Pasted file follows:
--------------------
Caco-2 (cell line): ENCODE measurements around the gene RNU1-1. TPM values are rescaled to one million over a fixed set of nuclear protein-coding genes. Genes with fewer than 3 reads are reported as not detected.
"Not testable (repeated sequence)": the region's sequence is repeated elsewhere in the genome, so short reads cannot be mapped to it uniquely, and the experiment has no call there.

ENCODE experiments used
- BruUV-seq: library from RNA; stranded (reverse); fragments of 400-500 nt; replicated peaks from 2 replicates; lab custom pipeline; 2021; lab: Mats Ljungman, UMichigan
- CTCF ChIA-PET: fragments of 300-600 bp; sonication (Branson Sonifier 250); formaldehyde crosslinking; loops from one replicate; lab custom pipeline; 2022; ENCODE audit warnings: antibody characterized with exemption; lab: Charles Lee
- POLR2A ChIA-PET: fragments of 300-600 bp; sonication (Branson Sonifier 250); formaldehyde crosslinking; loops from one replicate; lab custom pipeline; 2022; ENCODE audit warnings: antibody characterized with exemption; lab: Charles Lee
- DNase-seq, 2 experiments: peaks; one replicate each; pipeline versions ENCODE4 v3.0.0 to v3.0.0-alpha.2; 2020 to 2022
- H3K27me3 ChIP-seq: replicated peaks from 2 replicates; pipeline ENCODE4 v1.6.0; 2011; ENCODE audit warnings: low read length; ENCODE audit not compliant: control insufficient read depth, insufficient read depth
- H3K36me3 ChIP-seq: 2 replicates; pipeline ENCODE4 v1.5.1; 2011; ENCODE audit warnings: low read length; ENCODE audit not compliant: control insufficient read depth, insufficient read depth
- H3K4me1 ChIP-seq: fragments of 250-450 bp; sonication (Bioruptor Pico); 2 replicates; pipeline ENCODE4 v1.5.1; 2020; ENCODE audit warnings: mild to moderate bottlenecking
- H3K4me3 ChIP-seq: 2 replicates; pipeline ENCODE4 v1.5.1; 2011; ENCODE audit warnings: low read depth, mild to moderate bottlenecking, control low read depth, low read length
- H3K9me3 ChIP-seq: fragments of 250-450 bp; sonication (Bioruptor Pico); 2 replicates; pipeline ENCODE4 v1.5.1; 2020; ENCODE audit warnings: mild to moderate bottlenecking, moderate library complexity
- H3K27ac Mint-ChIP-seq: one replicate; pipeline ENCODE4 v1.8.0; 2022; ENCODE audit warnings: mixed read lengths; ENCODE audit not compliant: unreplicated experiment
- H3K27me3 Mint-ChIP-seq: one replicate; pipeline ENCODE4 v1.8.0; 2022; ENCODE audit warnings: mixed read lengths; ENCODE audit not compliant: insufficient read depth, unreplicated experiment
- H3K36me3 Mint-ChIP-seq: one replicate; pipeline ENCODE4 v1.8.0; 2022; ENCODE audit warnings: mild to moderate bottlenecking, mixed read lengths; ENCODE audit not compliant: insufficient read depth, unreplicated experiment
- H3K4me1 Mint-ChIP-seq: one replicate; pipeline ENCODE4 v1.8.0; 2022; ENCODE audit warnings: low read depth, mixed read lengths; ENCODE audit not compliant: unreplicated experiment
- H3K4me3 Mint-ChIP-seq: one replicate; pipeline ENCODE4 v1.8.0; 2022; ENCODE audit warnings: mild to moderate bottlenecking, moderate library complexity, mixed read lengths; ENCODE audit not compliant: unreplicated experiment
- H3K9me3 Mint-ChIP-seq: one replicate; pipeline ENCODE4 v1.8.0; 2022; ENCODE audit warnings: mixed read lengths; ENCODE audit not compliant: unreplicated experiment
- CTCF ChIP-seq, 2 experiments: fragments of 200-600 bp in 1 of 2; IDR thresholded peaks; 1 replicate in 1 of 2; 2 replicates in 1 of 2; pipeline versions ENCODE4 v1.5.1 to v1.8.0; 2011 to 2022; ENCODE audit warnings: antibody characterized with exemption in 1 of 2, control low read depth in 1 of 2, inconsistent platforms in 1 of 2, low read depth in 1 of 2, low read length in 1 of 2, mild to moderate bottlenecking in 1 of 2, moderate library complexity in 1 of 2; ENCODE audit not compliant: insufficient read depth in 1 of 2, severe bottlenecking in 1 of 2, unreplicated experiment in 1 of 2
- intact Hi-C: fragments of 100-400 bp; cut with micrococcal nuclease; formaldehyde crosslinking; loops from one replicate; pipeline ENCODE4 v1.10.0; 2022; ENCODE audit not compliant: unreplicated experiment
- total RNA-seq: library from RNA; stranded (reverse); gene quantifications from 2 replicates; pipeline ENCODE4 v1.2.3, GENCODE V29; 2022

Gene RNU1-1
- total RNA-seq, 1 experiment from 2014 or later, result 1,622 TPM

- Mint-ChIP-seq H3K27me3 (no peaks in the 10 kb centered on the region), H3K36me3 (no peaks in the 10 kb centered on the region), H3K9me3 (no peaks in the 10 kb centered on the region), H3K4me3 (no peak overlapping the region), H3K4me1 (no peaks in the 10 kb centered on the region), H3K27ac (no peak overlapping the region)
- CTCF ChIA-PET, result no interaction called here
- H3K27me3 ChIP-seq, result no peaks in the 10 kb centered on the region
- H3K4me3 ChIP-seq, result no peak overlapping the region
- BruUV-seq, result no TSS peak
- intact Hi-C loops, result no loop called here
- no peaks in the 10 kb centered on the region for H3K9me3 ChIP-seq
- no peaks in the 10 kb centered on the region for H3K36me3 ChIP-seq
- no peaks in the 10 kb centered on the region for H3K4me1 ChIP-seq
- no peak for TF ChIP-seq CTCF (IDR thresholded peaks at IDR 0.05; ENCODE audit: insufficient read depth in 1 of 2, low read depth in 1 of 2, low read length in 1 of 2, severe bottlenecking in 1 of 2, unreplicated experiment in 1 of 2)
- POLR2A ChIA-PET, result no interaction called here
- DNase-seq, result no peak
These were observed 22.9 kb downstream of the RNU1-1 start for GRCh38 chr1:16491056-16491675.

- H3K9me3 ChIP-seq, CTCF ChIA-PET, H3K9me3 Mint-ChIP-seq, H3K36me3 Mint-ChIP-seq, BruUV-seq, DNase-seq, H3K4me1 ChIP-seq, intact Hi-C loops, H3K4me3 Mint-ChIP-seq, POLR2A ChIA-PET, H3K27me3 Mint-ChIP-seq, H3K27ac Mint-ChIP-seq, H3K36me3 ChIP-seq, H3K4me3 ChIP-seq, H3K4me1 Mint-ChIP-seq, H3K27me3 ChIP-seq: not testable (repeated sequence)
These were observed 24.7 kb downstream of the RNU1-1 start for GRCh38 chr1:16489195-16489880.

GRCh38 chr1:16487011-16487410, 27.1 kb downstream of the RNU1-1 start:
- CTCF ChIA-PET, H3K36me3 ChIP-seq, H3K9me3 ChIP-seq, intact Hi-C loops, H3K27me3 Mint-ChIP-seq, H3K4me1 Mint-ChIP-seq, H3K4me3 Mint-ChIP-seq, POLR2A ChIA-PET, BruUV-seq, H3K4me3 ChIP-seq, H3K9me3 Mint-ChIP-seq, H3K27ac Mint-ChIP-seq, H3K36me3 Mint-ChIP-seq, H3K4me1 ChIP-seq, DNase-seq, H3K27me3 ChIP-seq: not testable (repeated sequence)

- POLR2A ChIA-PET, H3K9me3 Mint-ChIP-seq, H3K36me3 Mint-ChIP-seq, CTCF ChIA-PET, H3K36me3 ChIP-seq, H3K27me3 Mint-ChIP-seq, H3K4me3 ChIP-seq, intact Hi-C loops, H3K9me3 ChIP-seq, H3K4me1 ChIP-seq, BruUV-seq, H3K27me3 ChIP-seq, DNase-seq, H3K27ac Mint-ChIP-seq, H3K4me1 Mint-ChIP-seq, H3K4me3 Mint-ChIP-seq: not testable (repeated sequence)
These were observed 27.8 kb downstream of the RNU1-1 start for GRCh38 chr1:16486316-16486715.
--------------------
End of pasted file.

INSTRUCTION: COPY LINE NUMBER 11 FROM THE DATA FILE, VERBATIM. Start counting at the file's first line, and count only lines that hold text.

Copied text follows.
- H3K4me3 ChIP-seq: 2 replicates; pipeline ENCODE4 v1.5.1; 2011; ENCODE audit warnings: low read depth, mild to moderate bottlenecking, control low read depth, low read length